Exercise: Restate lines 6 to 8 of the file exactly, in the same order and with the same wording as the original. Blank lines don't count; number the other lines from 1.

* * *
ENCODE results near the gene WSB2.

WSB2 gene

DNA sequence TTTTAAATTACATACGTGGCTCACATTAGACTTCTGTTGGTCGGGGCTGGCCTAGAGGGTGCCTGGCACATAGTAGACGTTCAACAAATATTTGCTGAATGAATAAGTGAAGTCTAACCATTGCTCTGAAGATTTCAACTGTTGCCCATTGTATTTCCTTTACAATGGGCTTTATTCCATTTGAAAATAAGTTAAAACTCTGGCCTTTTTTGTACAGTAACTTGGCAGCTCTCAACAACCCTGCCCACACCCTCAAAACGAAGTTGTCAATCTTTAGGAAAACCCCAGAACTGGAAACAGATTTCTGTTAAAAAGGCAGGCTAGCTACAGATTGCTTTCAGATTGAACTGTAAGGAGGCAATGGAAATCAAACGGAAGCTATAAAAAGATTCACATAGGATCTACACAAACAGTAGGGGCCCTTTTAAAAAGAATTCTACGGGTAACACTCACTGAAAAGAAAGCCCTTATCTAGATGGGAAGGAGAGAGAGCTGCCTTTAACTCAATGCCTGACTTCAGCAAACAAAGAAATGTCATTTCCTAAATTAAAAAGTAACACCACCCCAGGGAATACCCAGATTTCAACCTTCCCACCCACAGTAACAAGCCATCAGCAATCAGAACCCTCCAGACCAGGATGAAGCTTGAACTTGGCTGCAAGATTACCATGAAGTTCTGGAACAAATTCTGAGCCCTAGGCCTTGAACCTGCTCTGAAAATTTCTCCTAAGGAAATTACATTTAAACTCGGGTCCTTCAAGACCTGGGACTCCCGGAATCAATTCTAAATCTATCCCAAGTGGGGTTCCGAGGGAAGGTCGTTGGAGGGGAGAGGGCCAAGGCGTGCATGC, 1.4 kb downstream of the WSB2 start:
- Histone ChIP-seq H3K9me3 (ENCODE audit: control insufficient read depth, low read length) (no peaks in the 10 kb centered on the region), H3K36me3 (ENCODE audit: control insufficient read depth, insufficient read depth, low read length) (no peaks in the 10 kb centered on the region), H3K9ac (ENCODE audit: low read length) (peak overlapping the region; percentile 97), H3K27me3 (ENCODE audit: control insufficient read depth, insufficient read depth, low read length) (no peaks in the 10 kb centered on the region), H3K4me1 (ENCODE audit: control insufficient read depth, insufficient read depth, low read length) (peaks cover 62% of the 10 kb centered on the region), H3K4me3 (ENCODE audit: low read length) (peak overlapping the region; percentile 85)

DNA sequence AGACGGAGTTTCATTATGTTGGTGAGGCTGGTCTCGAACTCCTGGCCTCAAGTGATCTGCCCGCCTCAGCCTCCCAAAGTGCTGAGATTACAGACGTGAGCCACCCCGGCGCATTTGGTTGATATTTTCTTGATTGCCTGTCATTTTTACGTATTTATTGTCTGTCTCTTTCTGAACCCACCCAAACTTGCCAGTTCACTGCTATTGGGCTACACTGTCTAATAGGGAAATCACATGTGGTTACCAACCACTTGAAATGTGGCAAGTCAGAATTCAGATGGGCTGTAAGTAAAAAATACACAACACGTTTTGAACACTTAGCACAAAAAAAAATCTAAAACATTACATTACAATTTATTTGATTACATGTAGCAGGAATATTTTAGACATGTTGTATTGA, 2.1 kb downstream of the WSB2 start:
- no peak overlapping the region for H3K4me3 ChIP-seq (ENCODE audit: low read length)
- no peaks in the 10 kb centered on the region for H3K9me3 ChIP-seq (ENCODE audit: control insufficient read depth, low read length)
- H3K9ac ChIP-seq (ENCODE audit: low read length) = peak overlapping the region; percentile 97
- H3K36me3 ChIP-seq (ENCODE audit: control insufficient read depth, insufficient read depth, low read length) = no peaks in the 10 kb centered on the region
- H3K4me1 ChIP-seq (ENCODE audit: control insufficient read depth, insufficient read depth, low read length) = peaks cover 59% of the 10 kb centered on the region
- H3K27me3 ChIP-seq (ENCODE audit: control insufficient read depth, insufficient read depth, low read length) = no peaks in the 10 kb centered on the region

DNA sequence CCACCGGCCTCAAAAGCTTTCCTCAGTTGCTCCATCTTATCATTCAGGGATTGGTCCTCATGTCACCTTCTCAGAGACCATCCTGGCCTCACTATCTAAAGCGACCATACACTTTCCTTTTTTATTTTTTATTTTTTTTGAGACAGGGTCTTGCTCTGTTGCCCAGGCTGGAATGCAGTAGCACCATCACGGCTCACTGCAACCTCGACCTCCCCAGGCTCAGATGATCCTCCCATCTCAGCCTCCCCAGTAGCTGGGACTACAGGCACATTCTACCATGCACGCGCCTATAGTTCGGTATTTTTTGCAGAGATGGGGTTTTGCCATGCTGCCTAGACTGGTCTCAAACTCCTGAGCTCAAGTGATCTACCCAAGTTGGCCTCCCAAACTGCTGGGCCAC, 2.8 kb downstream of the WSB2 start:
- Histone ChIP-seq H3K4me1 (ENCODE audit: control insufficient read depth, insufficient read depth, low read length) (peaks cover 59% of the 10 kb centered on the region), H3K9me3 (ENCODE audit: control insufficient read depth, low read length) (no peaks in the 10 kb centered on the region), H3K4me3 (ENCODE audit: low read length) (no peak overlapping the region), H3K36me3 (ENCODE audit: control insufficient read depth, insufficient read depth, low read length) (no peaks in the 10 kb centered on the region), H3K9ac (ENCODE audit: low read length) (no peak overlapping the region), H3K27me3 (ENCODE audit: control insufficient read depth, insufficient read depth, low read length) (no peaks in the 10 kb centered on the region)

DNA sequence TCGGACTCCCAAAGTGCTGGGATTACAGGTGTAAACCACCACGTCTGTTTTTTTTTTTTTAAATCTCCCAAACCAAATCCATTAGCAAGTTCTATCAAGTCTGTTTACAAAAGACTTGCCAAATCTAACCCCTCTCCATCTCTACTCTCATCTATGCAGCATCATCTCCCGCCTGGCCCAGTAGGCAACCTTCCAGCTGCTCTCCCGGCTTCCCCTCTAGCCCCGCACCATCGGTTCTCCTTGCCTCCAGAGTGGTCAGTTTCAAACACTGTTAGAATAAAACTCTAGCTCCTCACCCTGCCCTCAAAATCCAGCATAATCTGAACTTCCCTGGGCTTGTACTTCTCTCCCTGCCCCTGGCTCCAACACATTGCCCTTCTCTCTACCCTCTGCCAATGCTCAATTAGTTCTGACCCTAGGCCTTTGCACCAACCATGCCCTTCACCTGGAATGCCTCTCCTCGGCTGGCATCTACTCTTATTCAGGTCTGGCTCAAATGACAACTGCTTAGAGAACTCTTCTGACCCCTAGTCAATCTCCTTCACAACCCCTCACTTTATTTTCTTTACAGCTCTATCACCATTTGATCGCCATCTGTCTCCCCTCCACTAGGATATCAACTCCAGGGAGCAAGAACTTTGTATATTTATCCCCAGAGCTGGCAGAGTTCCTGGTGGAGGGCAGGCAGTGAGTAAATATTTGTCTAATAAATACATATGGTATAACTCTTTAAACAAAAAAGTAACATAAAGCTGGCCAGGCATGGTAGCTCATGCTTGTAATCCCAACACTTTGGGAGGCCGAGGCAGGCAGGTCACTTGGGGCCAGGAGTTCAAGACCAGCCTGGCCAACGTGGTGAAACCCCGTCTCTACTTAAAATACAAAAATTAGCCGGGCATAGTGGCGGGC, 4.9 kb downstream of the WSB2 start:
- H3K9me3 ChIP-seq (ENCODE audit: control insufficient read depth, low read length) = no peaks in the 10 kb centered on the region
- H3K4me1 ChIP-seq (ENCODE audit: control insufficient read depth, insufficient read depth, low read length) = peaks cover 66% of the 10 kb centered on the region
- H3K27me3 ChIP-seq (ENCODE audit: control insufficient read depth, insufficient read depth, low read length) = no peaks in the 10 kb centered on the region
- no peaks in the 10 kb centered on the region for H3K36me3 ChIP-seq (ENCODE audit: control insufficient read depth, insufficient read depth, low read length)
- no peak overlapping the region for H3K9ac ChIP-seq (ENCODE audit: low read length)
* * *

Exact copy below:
- no peak overlapping the region for H3K4me3 ChIP-seq (ENCODE audit: low read length)
- no peaks in the 10 kb centered on the region for H3K9me3 ChIP-seq (ENCODE audit: control insufficient read depth, low read length)
- H3K9ac ChIP-seq (ENCODE audit: low read length) = peak overlapping the region; percentile 97